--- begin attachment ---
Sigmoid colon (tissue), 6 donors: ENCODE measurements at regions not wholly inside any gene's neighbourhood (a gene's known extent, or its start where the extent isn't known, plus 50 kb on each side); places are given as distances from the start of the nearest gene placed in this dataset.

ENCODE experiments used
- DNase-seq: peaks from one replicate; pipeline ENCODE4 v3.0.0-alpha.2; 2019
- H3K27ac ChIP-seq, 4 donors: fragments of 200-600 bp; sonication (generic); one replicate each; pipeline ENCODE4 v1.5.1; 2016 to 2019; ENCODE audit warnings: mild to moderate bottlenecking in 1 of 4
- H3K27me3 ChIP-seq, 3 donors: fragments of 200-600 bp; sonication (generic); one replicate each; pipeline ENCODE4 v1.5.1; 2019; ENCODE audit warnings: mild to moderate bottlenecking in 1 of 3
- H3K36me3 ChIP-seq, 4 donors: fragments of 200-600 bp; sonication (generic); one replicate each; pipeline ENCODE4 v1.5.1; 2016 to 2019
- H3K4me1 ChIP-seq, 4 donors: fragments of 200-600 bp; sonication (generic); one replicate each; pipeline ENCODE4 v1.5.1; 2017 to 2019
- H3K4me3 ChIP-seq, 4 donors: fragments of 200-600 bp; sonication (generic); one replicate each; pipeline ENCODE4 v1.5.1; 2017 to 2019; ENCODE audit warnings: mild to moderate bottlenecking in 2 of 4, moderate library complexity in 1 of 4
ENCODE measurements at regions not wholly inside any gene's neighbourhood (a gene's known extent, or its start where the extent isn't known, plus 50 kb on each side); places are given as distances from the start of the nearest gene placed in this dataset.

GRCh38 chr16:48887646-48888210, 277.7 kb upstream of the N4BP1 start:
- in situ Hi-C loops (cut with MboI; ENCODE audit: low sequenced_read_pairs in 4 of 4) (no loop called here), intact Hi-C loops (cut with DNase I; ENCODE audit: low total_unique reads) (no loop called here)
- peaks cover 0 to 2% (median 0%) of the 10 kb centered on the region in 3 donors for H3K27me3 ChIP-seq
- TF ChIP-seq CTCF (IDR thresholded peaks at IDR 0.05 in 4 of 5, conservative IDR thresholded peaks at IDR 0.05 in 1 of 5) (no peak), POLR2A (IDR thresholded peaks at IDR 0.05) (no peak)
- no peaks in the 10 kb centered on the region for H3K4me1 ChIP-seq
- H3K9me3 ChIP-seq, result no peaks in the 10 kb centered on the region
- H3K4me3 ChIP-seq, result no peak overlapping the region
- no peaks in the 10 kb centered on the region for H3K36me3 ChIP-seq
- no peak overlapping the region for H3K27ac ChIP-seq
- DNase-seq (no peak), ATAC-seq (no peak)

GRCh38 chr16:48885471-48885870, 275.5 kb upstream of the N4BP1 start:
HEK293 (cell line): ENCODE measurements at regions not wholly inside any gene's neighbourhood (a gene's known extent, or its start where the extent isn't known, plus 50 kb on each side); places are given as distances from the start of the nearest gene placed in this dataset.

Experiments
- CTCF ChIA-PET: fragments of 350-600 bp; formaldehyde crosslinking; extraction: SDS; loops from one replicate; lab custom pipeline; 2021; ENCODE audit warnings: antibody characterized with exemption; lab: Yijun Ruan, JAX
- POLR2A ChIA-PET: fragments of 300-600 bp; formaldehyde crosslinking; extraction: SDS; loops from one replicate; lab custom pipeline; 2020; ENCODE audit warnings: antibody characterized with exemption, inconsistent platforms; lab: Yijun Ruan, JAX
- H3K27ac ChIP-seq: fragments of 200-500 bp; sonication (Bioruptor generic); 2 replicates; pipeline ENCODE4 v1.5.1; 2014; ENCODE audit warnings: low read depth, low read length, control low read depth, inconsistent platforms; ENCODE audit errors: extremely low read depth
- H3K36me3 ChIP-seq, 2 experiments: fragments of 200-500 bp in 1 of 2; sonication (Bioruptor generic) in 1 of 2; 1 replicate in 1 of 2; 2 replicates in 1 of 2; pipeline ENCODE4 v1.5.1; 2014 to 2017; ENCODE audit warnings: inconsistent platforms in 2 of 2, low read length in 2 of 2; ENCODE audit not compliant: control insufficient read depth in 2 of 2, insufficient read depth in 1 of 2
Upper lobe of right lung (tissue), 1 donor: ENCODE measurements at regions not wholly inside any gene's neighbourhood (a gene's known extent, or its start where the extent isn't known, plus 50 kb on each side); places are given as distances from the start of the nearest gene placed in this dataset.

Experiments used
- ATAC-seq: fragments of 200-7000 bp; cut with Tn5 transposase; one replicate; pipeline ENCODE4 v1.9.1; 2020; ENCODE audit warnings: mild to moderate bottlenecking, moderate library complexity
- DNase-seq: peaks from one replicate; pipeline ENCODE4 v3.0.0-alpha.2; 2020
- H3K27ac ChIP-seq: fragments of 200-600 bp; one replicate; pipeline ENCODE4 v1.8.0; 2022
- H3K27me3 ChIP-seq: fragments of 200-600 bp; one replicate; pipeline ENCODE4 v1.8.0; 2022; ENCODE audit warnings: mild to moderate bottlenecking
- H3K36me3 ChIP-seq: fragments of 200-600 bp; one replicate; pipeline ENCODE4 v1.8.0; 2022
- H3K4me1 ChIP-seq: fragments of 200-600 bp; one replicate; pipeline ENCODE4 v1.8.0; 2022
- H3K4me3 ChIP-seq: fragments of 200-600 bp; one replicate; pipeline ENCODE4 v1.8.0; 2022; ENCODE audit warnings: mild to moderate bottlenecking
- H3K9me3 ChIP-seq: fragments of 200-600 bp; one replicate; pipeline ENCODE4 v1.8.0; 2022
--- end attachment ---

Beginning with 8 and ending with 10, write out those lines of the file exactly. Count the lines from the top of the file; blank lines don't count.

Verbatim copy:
- H3K4me3 ChIP-seq, 4 donors: fragments of 200-600 bp; sonication (generic); one replicate each; pipeline ENCODE4 v1.5.1; 2017 to 2019; ENCODE audit warnings: mild to moderate bottlenecking in 2 of 4, moderate library complexity in 1 of 4
ENCODE measurements at regions not wholly inside any gene's neighbourhood (a gene's known extent, or its start where the extent isn't known, plus 50 kb on each side); places are given as distances from the start of the nearest gene placed in this dataset.

GRCh38 chr16:48887646-48888210, 277.7 kb upstream of the N4BP1 start: